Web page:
Being valuable means bringing together everything you have learned (past and present) to provide a service to others today.
If your objective is to simply obtains goals and seek rewards, you’ll be phased out quickly.
There’s no value in being successful, but there’s success in being valuable.
- Do you have any go-to supplements in your cupboard currently? What’s your favourite?
I don’t have any one favourite supplement in of itself but I do like to take the following everyday:
· Fish Oil
· Vitamin D
As a fitness professional with more than a decade of experience in every aspect of training, dieting and competing, what is the most frequently asked question you receive? What are the next steps you give people to help realise their goal?
I get asked the following questions a lot which I have summarised as follows:
- FAQ #1 – Why is my body weight not dropping?
The scales should never be your sole measure of fat loss progress.
There are many other important factors to consider, including appearance, comments from others, clothing fit and training performance. All of these aspects will tell you something about the effectiveness of your approach.
- FAQ #2 – Am I allowed this meal?
I encourage people to review their diets on a whole. Not on a meal per meal basis. It’s what you eat across the entire day that matters most. Not one single meal.
Other than your own, what 3 books do you consider a “must read” on fitness, business or self-development?
As a Man Thinketh by James Allen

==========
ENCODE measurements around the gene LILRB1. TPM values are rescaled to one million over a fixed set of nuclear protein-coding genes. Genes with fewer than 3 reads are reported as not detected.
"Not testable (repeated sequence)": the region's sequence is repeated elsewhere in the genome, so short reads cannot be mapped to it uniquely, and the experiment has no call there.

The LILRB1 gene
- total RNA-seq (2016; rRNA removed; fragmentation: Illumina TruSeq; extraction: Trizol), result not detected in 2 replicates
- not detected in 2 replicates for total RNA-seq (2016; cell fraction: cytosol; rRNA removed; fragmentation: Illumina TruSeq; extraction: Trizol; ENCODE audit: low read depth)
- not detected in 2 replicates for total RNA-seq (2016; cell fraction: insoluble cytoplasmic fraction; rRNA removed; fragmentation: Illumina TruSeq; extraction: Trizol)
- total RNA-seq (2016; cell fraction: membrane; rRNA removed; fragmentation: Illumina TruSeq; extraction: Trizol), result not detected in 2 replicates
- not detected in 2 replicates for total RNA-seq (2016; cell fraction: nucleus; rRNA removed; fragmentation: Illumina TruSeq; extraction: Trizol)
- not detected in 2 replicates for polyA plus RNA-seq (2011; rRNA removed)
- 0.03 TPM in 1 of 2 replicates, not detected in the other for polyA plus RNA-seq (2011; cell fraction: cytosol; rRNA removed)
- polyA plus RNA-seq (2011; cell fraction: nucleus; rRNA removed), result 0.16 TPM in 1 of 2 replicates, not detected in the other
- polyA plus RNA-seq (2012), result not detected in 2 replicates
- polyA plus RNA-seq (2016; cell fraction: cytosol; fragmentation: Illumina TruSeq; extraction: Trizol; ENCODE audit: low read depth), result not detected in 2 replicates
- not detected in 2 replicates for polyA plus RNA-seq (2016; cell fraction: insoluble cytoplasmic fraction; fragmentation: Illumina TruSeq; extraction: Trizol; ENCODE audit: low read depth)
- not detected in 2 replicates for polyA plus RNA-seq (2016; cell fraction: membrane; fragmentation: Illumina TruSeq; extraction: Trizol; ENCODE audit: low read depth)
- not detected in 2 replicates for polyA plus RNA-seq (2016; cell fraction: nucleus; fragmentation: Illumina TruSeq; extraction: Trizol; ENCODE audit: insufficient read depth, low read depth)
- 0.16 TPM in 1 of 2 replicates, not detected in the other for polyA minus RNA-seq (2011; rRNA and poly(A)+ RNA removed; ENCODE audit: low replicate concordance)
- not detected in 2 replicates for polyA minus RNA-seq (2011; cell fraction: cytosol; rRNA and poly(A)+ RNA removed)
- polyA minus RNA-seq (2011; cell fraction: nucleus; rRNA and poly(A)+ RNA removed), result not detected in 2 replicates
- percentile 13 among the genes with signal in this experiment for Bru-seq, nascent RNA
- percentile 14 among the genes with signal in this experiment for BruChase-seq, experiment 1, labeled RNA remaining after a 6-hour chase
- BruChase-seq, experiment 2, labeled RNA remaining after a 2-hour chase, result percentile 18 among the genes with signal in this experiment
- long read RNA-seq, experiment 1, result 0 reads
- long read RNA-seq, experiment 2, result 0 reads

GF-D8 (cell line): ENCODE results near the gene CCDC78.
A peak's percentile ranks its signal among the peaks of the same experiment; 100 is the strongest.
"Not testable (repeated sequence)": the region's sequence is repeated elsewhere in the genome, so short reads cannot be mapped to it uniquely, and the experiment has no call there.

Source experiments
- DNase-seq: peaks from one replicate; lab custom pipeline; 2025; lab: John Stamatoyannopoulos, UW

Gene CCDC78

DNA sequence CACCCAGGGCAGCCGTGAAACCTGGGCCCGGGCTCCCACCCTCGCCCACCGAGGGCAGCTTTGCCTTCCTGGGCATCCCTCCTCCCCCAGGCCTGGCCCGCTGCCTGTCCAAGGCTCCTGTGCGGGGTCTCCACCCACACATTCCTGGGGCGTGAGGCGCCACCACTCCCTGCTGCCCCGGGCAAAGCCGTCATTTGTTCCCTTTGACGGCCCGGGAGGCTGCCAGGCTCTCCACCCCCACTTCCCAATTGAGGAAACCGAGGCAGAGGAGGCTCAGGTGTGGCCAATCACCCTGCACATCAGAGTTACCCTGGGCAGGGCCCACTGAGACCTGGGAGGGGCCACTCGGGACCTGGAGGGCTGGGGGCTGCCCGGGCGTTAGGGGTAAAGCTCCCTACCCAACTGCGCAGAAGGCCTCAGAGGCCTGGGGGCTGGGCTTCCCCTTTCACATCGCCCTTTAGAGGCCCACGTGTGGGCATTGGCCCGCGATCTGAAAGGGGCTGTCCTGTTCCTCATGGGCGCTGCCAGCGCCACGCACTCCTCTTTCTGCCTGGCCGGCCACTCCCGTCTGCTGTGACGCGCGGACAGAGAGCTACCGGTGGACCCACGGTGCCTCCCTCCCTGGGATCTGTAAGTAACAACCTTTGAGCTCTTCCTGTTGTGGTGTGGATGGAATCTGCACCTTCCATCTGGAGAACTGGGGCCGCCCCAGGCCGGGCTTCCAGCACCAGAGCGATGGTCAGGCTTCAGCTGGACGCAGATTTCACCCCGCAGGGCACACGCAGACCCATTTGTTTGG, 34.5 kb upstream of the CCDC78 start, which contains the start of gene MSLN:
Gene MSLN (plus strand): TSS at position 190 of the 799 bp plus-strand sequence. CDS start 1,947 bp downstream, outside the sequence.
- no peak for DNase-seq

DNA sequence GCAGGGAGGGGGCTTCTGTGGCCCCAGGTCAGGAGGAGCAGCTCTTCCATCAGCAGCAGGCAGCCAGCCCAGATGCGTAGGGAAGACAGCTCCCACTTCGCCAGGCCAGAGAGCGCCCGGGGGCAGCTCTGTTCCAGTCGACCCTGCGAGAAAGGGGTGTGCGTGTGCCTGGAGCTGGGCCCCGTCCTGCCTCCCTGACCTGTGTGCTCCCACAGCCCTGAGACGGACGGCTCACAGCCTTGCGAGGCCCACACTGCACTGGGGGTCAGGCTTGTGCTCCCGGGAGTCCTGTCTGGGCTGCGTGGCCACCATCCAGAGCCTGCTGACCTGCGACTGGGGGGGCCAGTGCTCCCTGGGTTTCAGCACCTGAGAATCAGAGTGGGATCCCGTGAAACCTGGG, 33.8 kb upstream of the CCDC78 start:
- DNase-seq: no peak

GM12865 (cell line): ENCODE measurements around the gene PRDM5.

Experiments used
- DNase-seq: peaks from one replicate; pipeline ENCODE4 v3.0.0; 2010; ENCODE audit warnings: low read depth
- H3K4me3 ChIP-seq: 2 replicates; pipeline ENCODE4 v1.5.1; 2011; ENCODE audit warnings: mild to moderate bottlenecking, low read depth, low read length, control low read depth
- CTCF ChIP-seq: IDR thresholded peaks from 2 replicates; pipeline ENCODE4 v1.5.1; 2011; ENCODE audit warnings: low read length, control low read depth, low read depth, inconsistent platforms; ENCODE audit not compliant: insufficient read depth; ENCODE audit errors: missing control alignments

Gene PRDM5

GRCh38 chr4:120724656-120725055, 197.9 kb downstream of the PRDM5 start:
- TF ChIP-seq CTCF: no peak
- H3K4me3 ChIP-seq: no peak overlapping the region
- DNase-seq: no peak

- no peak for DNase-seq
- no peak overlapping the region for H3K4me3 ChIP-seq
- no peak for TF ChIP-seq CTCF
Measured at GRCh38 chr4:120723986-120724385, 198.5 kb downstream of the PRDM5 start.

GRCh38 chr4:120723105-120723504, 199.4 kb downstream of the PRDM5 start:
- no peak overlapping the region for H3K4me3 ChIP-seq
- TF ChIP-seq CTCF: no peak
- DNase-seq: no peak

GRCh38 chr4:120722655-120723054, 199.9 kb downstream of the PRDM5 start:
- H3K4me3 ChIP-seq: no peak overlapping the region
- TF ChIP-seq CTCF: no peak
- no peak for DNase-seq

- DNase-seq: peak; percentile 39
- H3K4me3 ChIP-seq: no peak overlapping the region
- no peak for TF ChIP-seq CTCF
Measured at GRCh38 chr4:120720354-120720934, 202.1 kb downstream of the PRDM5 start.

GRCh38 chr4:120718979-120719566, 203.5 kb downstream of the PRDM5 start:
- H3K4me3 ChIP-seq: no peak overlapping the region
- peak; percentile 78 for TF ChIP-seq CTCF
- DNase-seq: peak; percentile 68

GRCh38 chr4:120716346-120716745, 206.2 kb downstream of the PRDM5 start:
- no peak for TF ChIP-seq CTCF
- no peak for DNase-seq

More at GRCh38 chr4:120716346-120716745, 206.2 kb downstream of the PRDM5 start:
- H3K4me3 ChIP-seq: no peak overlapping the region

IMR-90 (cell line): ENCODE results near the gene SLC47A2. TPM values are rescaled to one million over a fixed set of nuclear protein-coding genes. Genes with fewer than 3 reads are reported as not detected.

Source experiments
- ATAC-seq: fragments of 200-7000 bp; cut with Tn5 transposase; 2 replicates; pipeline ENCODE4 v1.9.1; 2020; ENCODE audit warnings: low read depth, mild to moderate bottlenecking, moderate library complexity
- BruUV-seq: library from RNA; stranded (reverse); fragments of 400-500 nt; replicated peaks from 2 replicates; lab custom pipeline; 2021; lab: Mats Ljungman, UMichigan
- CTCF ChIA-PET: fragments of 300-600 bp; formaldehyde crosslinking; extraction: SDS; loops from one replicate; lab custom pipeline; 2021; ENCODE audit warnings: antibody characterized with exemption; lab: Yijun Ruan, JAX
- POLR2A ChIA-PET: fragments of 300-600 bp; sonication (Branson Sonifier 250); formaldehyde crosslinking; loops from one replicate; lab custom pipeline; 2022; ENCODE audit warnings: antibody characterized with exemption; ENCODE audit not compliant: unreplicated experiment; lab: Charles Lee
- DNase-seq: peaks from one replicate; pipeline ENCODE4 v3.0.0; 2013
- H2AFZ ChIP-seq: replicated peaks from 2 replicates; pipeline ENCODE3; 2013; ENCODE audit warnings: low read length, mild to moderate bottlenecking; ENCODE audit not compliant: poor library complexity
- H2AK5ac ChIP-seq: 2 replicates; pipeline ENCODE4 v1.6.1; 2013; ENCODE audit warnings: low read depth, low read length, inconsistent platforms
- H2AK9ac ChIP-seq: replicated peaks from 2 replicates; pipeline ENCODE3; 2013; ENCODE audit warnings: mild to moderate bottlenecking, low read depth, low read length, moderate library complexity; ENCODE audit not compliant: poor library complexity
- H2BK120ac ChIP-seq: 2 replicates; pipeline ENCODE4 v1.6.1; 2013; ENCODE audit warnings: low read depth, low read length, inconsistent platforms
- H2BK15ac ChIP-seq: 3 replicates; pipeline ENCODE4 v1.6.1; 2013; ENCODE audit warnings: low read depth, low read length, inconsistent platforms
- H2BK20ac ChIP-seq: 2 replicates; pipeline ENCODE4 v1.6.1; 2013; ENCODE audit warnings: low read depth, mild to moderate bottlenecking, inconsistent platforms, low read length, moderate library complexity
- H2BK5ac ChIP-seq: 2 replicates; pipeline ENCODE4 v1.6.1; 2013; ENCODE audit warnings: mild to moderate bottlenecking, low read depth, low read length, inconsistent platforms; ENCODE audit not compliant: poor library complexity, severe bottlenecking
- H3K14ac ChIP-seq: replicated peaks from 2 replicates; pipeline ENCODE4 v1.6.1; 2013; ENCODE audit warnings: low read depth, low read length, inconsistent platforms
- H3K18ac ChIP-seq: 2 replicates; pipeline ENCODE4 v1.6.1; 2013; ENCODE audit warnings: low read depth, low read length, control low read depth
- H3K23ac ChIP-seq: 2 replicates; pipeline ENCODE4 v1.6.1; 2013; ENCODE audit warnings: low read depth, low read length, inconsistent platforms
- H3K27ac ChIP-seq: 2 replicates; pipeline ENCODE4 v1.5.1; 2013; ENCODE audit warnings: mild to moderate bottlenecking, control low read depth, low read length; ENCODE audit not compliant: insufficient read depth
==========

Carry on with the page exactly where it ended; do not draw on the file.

Switch: How to change things when change is hard by Chip Heath
- Given the recent success of your book, podcast and online/face-to-face coaching business – what’s next? Anything in the pipeline you’re working on?
There is a lot on!
I’m launching my Diabetes fitness and bodybuilding member site in August 2017 www.diabeticmuscleandfitness.com
Since the book has been sold all over the world, there will be a fairly large international reach with people all over the world
I’m also writing a book on the business of personal training and launching a new mentorship program for trainers.
Super excited for this!
- Do you have any final words of advice to offer our readers?
Self-control is strength. Right thought is mastery. Calmness is power.
More from Phil Graham
If you’d like to find out more about Phil Graham be sure to check out his personal website: www.phil-graham.com followed by www.diabeticmuscleandfitness.com for science-based information regarding nutrition for diabetics, training advice and much more.
Don’t forget to give Phil Graham a follow on all major social media channels as well:
Did you learn something new from Phil? Let us know in the comments section below who you’d like to see us interview next!
Joseph is the Founder and Editor in Chief of CheckMeowt. When he is not sat at the computer guzzling down the nearest thing with protein in it, he can be found pulling up the world in the gym. Occasionally, he is best described as socially unreliable and easily distracte.